For social media managers, the beauty of Pinterest is the longevity of your content. The content you create and share today can naturally spread which means that your ROI can increase over time, unlike other platforms where your results are mostly immediate and short-lived.
Pinterest can take time to start to generate results, but those results last.
Instagram is the platform of choice if you want to reach a millennial audience and have plenty of visual content to work with.
Scheduling posts for Instagram can be a challenge, however, Sendible can help you plan your content ahead and have the posts delivered to your mobile device when ready to publish.
Step 3 – Nail your client’s branding and voice
If you want to effectively represent your client on social media, you need to nail their voice.
This is made easier if your client has documented their brand voice, but if they haven’t, you might need to walk them through how to define their voice.
How does your client want to appear to their audience? Is their brand fun and quirky? Sharp and witty? Professional and authoritative?
There’s a place for all different types of brands, and not everyone has to dish out the biting tweets that Wendy’s is now famous for. Some things you want to know to get started:
- How formal/informal does your client want to be?
- What words do they use frequently?
- What words would they never use?
- Do they use slang? Acronyms or hashtags?
You can also audit your client’s current social media accounts to see what voice and tone your client currently has so that your management won’t represent a big shift from the norm.
Step 4 – Plan content and create a social media schedule
To keep your client’s brand top of mind for their audience, you need content. And not just any content. Engaging, top-quality content in sufficient quantities to fill their schedule.
Recommended post frequency times vary by industry and from platform to platform. For example, you might post once a day on Facebook, but send out 12 tweets on Twitter. For another client, your numbers might be totally different.
As part of your content plan, you’ll want to nail down the following things:
- How many times per day will you post on each platform?
- What’s your content mix - images, video, engagement content, product pitches, and user-generated content?
- Who will create this content, how will they create it and what are the deadlines?
- What content will need your client’s participation to create? How will that be arranged to make sure deadlines are met?
- How does your client want to approve content and how much time in advance do they need it?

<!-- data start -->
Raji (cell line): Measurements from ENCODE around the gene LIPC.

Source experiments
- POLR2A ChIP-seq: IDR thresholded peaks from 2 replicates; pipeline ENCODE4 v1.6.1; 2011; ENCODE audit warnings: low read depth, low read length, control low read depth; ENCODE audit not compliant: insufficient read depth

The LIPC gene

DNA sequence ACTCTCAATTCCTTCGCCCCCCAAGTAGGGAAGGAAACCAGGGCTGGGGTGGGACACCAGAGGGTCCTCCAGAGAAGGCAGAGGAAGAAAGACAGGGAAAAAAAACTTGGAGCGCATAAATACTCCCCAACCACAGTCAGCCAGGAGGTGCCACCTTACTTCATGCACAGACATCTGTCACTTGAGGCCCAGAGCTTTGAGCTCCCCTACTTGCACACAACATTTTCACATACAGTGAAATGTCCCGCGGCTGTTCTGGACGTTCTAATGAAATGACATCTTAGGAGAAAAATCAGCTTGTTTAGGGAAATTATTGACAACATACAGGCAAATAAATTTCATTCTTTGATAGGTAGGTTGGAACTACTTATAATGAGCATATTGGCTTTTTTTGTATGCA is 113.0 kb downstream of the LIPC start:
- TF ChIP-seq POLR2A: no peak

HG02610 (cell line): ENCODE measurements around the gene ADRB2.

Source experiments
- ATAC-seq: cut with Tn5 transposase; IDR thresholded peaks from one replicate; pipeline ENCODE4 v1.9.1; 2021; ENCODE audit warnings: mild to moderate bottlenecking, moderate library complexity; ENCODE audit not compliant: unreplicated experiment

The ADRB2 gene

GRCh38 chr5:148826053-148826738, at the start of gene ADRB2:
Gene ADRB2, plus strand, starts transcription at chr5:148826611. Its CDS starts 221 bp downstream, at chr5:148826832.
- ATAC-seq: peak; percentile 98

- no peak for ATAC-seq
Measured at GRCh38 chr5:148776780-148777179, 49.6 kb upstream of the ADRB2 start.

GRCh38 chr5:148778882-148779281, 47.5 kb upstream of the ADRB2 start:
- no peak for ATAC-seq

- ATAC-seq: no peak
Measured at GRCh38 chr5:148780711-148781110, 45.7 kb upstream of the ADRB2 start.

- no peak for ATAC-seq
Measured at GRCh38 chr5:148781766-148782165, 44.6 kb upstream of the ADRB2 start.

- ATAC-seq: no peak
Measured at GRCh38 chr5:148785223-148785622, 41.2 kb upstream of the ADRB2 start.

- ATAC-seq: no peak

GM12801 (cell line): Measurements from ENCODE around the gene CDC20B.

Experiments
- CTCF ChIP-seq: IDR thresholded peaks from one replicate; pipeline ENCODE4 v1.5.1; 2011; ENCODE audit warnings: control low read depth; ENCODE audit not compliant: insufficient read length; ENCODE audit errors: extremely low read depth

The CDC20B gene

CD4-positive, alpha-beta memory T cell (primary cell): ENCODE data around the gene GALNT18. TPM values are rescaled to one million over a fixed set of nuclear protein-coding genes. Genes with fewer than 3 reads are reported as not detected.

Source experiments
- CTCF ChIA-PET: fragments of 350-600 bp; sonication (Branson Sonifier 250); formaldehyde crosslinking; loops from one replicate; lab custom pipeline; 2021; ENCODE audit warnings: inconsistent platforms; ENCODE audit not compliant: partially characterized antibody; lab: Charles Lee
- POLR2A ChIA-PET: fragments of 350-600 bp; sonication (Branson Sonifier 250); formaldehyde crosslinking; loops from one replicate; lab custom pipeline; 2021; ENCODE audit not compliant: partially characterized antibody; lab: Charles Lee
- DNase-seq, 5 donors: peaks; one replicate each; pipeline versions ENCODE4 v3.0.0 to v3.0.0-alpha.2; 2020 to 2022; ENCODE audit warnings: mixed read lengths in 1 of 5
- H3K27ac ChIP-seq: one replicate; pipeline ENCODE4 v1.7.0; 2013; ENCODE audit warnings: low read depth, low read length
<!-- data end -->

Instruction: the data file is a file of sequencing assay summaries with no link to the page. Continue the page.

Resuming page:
- What events, sales, or launches do you need to plan content for?
Managing your client's expectations and overdelivering on agreed projects is what sets a decent agency apart from an excellent one.
To put you in the best possible position, we've created an epic guide on starting a social media marketing agency. Dive right in to learn how to manage your work, find clients and create effective social media plans.
Step 5 – Engage with fans and followers
This is the stage where it’s critical to have your client’s brand voice nailed. You need to stay consistent in approach and tone.
According to ExactTarget (a SalesForce company), eighty-three percent of people like it when a brand interacts with them on social media. Engaging shows that your client values their followers and helps engender brand loyalty.
Engagement on posts also helps generate even more engagement and reach for your client. The “Wisdom of the Crowd” type of social proof comes into effect when your audience sees their peers commenting and reacting to your posts, making them more likely to react as well. Social media network algorithms favor posts that get a high engagement rate, which helps your reach.
Response times are also important, especially for negative comments. Responding quickly can stop problems escalating into catastrophes and delight customers who aren't as satisfied.
Above all, keep your finger on the pulse. You want to actively engage with the people talking about your client’s brand. Keep up to date with mentions using Sendible so you can find and respond to comments easily and swiftly.
Step 6 – Monitor and measure your results
Monitoring and measuring your results is an essential part of your social media plan to make sure you’re on the path to achieving your SMART goals.
How you measure your results will depend on what goals you set:
- Brand awareness – have mentions of your client’s brand increased compared to past results?
- Reach – do your client’s analytics show an increase in reach from the previous month?
- Engagement – what is engagement like on current posts vs. previous posts? Is your client’s engagement rate increasing?
- Sales – how many sales did your client get? How does that compare to past results?
- Lead generation - how many leads did you generate? How many new subscribers were added to your client’s sales funnel?
- Referral traffic - how many visitors went to your client’s blog or website thanks to your social media posts?
Using a tool to track your success will help you make the most of your analytics. Sendible’s social media reports were created with agency marketers in mind and will give you insights into your data you can use to improve your client’s messaging and build on your successes.
Step 7 – Adjust your plan
If your first social media plan went off without a hitch… kudos to you! But, if you’re like most of us, you probably found there were a few things that needed tweaking.
Now’s the time to make those adjustments. To put it simply, you want to continuously:
- Do more of what worked
- Less of what didn’t
- Try new things
With the data you have from step 6, you’ll know what type of content resonated most with your client’s audience and what frequency and posting times were best for engagement.
Use this to hone your plan and improve your results for the next quarter.
Wrapping it up
If you’re feeling pulled in many directions, having a clear social media plan will help. Your plan helps you define goals, decide on the actions you need to take to reach those goals and prove your worth in ROI to your clients.
As businesses increasingly expand onto social media, having a consistent approach driven by a goals-centered plan will help your clients stand out.
Follow these seven steps and you’re on your way to creating an effective social media plan that efficiently delivers results that matter to your clients and proves your worth as a social media manager.